Received: by alpheratz.cpm.aca.mmu.ac.uk id EAA12305 (8.6.9/5.3[ref firstname.lastname@example.org] for cpm.aca.mmu.ac.uk from email@example.com); Fri, 10 Aug 2001 04:06:49 +0100 From: <firstname.lastname@example.org> To: email@example.com Date: Thu, 9 Aug 2001 22:10:52 -0500 Content-type: text/plain; charset=ISO-8859-1 Content-transfer-encoding: Quoted-printable Subject: Re: Convergence Message-ID: <3B730A6C.28739.9CD038@localhost> In-reply-to: <3B728C91.B865E1D8@bioinf.man.ac.uk> X-mailer: Pegasus Mail for Win32 (v3.12c) Sender: firstname.lastname@example.org Precedence: bulk Reply-To: email@example.com
On 9 Aug 2001, at 14:13, Chris Taylor wrote:
Thanx for the info.; definitely a book worth reading!
> > Random mutation (within the same range of genetic possibilities),
> > followed by selection by similar environments for similar niches
> > should just about do it. Notice the word 'similar'; they are not
> > the same (or they could interbreed).
> There's another part to this story; as well as convergent evolution,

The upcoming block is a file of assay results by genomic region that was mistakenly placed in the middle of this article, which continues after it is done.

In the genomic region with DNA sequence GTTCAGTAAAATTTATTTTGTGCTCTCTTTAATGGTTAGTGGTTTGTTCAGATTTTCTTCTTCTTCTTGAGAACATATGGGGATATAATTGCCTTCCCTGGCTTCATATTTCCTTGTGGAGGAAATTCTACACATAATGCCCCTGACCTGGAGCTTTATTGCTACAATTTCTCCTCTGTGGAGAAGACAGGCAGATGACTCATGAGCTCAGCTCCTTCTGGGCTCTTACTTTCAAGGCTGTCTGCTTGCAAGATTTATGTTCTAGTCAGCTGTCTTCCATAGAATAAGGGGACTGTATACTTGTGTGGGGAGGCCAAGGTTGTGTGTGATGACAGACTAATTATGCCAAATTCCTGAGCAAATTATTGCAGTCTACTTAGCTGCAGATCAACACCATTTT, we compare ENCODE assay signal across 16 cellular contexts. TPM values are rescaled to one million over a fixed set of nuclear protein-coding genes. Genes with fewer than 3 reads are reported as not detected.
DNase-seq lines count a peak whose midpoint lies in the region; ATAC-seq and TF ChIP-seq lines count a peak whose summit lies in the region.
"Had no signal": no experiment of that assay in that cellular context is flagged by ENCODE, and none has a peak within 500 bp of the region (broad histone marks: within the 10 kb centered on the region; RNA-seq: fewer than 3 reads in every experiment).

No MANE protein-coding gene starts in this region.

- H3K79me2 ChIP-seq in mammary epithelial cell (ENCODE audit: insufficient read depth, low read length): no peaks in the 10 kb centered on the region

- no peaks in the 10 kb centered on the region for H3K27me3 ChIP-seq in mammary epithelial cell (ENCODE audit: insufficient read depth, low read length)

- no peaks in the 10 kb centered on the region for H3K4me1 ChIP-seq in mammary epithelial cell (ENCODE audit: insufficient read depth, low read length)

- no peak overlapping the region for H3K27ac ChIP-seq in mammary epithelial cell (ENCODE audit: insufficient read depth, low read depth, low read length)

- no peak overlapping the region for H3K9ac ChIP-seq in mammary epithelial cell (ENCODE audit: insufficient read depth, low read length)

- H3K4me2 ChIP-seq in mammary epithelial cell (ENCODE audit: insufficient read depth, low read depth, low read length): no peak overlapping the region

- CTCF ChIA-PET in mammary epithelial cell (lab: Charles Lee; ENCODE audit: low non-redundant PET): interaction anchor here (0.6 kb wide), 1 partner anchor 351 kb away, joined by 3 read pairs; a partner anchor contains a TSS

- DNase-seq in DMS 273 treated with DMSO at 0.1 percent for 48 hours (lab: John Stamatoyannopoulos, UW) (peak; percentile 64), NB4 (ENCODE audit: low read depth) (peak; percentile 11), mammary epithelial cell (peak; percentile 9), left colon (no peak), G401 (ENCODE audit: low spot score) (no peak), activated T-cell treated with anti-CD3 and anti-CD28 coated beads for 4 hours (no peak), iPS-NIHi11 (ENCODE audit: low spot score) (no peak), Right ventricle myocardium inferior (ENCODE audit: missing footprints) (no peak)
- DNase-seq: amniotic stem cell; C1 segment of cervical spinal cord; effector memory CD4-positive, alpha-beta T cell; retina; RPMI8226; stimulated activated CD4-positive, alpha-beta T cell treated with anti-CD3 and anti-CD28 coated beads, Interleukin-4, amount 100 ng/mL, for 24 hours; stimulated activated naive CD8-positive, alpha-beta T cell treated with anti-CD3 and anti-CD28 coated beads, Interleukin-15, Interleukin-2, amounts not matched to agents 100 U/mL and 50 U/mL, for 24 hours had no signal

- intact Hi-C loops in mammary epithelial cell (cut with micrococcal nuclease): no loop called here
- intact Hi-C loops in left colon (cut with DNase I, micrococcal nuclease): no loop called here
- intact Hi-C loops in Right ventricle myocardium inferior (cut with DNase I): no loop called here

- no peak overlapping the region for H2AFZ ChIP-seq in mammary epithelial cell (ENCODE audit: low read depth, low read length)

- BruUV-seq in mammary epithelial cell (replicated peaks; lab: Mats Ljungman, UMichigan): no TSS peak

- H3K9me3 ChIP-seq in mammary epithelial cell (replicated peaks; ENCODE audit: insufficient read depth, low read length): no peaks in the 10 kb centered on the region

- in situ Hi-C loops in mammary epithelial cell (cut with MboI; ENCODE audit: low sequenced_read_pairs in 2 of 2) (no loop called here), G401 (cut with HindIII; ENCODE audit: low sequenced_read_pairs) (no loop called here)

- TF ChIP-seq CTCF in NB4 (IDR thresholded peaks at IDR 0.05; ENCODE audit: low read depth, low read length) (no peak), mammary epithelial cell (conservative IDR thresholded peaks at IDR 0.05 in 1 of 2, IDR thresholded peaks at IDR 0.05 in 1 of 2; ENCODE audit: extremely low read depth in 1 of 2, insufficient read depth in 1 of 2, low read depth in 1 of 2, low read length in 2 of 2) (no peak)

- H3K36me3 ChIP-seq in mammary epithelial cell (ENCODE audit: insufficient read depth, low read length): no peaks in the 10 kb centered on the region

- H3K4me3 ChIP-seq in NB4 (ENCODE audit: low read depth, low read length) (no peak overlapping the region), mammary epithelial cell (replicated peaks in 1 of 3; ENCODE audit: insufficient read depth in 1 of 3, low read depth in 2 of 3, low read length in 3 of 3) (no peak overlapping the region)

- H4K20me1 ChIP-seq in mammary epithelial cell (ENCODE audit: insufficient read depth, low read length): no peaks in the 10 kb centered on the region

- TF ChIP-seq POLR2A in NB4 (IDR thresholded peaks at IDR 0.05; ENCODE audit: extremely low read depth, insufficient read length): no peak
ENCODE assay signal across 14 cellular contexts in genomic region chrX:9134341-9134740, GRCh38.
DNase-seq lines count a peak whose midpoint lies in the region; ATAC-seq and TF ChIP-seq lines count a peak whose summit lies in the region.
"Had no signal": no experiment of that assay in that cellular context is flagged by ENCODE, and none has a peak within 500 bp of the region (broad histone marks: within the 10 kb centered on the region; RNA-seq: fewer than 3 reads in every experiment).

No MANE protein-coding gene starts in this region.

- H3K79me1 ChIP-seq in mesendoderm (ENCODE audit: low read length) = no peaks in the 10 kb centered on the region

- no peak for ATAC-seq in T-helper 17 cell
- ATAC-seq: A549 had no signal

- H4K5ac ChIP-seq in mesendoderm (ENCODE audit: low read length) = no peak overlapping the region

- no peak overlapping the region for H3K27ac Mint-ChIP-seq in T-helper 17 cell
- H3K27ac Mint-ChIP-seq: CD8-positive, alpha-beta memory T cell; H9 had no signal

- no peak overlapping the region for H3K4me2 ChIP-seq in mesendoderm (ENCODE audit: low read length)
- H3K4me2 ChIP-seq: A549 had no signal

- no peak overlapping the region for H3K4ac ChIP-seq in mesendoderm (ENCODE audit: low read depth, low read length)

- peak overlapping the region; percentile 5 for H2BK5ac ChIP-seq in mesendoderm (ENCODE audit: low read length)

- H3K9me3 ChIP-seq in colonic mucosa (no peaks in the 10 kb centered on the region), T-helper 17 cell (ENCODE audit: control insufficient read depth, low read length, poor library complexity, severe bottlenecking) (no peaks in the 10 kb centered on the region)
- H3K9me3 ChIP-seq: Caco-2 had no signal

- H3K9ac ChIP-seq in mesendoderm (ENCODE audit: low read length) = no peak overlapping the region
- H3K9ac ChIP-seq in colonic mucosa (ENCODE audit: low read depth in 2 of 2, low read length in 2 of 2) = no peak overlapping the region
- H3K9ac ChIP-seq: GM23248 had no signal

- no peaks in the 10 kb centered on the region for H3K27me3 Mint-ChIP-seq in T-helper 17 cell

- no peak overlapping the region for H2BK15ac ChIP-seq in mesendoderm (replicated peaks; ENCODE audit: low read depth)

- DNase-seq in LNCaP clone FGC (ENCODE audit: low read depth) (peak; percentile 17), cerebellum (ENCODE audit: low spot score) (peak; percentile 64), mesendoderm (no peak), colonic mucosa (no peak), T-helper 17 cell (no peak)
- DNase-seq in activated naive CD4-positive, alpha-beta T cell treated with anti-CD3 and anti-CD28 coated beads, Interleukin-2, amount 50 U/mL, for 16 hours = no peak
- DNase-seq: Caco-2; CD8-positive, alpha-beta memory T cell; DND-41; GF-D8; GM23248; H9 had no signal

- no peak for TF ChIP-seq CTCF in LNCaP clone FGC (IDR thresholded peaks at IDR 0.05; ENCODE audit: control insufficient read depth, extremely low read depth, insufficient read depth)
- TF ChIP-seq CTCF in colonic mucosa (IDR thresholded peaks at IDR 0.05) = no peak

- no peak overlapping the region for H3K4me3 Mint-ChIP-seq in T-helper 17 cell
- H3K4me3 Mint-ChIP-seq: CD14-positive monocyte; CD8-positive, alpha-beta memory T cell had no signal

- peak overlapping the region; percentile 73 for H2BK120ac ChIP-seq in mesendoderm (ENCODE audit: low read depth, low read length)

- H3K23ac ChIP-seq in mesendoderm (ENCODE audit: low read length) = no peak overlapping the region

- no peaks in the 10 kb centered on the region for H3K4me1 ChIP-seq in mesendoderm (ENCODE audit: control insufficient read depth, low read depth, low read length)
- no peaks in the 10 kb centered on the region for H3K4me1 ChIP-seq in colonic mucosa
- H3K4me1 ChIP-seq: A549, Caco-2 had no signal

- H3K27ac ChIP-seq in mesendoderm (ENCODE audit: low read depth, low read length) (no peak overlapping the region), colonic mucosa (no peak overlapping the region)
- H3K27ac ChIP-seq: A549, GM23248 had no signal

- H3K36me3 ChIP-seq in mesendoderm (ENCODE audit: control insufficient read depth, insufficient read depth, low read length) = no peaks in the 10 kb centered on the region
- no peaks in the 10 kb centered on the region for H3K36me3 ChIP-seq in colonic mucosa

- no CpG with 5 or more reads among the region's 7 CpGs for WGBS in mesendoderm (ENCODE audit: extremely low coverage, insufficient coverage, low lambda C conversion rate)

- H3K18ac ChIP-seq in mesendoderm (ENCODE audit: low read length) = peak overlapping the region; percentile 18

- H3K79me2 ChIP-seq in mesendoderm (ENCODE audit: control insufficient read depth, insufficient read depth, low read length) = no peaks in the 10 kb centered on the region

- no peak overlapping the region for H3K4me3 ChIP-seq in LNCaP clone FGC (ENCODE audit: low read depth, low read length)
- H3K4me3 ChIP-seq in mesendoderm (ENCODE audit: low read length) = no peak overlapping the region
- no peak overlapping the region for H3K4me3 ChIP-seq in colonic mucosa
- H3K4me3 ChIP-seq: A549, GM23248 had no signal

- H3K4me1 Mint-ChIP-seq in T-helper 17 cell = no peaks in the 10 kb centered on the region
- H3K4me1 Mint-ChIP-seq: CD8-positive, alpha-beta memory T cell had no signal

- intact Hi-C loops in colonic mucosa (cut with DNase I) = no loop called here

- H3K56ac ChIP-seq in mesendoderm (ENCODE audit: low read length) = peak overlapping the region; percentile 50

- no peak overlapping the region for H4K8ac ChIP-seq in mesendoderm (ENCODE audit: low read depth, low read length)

> there are 'morphogenetic attractors' which species are morphologically
> drawn to. This covers all the stuff that convergent evolution can't
> get. Brian Goodwin (inter alia) did some good stuff on these
> morphogenetic constraints (although I don't agree that his work
> 'challenges' Darwinism - just dust cover blag methinks). To summarise
> - there are some aspects of the physical world that affect the paths
> open to evolution; stuff like how many peaks and troughs of a
> concentration 'wave' of some molecule can you get along a body axis or
> around the circimference of a structure (Turing-style) - e.g. some
> animals are spotted, but the tails are ringed, because you can't set
> up complex enough concentration gradients in such a narrow structure.
> Or the Fibonacci sequence of side branch (etc.) angles on plants would
> be another.
> Additionally, for the tree with similar leaves, this could
> also/alternatively be a side effect of one or more traits of the
> organism that *are* truly evolutionarily convergent (answering the
> same question with the 'obvious' answer); this is known as pleiotropy
> (for the non-biologists here who may not have heard the word, its the
> situation where genes affect multiple traits, necessitating
> We don't need no hoodoo here. We just have to look hard for a good
> explanation, rather than running for the nearest shaman.
> Chris Taylor (firstname.lastname@example.org)
> http://bioinf.man.ac.uk/ »people»chris
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===============================This was distributed via the memetics list associated with the
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